7. Go to fun places, but also take time to learn the history of your country.

Bianca and I decided to take a whole day trip to the Normandy D Day beaches, which was something I’ve never done before. We learned so much about WW2, and had a blast while doing it. You’re not only here to do fun things like climb the Eiffel Tower, but learn about your country’s past, present, and future. Take your time to invest in your country’s rich history. Go beyond the norm (andy).

8. When doing touristy things, don’t rush them.

Take your time to admire the beauty of the church you’re sitting in. Buy an audio guide and learn the history. People watch a little. Bianca would play inspiring music as we would sit and observe places like the top of the Eiffel Tower. You need to make those moments count.

9. Don’t forget to take down time.

It’s okay to spend your Sunday sleeping all day after a busy week of school and sight seeing. Bianca and I were definitely guilty of this. You may feel guilty not doing anything, but it’s okay. You don’t want to get burnt out.

10. Also don’t forget to ACTUALLY do your homework.

The number one reason you came there is to learn, right? Okay, so that’s what you told your parents. But, you are spending a lot of money on tuition, so it’s important to keep up with school work.

11. Make friends from across the world

In my program, I met people from Taiwan to Canada to Sweden to Texas. Each and every person can teach you about THEIR culture. So not only are you learning about the country you’re studying in’s culture, you can learn about other cultures around the world. Our friend Dan told us more than I ever knew about Korea’s history. And we learned he’s a descendant of the Ming Dynasty.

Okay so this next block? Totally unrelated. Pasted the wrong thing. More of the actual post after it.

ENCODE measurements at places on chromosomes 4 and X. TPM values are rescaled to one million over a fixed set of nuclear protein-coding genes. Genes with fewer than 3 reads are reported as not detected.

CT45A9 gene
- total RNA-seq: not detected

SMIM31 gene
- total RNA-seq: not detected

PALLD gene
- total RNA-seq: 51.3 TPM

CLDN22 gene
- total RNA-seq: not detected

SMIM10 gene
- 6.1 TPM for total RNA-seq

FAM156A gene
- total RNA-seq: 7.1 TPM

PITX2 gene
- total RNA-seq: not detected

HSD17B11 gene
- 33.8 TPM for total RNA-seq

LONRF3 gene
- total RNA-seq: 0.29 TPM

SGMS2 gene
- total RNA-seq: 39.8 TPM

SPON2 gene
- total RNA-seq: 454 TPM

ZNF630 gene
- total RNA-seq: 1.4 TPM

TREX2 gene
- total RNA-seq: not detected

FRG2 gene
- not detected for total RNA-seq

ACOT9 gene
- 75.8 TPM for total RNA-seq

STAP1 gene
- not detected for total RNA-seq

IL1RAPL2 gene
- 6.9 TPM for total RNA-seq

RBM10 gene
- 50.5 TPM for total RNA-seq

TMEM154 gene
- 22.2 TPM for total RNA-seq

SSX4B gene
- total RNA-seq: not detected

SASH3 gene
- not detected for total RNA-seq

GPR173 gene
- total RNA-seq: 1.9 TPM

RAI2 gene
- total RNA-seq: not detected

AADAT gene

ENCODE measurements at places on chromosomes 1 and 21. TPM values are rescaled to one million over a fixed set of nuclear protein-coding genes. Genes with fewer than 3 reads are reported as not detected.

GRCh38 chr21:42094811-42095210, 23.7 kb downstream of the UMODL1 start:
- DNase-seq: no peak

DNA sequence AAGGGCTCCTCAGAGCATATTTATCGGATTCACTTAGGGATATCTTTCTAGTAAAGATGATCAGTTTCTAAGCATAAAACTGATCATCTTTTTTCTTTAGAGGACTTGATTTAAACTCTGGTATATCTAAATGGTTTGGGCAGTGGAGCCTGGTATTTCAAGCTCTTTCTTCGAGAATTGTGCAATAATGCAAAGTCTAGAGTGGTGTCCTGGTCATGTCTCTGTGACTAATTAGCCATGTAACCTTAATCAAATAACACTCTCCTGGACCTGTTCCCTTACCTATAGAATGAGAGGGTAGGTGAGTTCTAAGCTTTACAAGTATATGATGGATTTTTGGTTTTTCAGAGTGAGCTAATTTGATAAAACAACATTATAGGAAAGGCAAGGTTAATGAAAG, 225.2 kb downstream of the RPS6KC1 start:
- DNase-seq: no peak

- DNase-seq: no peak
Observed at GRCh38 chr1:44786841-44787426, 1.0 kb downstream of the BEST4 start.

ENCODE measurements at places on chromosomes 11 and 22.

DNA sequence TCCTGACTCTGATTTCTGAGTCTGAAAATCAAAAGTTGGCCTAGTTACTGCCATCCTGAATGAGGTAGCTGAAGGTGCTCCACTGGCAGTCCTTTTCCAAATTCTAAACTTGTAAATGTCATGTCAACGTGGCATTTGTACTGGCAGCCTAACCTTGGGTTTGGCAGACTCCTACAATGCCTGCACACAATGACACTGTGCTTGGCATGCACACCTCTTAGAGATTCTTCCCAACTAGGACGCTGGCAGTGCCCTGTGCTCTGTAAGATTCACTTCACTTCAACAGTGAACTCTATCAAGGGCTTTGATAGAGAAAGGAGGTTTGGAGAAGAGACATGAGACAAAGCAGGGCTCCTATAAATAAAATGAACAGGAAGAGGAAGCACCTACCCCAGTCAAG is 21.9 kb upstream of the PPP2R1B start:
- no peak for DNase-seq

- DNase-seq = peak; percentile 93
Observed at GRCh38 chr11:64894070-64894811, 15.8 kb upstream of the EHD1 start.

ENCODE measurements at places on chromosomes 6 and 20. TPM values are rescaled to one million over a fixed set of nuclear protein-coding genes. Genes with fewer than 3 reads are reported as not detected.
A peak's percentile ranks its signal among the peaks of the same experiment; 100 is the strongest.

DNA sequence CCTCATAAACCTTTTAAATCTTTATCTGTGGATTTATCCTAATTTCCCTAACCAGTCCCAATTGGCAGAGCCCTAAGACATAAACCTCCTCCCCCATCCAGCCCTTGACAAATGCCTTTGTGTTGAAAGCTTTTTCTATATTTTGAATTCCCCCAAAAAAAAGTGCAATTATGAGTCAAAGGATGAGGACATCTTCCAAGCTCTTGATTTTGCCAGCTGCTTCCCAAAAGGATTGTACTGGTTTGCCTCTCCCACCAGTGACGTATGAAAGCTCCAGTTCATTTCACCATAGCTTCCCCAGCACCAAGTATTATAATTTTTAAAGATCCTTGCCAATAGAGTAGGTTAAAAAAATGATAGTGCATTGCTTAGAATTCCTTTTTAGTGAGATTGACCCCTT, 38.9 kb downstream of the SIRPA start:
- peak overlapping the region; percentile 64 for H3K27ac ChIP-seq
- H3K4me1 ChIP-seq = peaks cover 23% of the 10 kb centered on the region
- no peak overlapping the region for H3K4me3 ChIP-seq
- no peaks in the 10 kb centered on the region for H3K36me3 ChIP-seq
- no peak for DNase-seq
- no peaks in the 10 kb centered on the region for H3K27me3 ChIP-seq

12. Grab local magazines and newspapers and READ them. 

You’ll not only learn about local culture and events, but you can easily practice understanding the local language in a practical way. Plus, I thought I looked more Parisian on the metro while doing this…

12. Get used to not being on social media 24/7

Forget about your friends and their lives at home for a little while, as selfish as that seems. Catch up at night when you have WIFI, but don’t obsess over the fact you can’t tweet about the fact you thought you saw Joe Jonas in a boutique. You’re here to enjoy the experience, so don’t go and try to find that free WiFi at McDonalds every five blocks.

13. By the way, go to American restaurants like McDonald’s to see how they are different.

I HATE McDonalds in the US, but in Paris they had potato wedges and in London they have waffle fries. America, you’re really slacking here. Plus, it’s 10 times cheaper than other places.

14. But don’t forget to splurge and go to local restaurants. 

You should make time to figure out the best restaurants and bars in the area.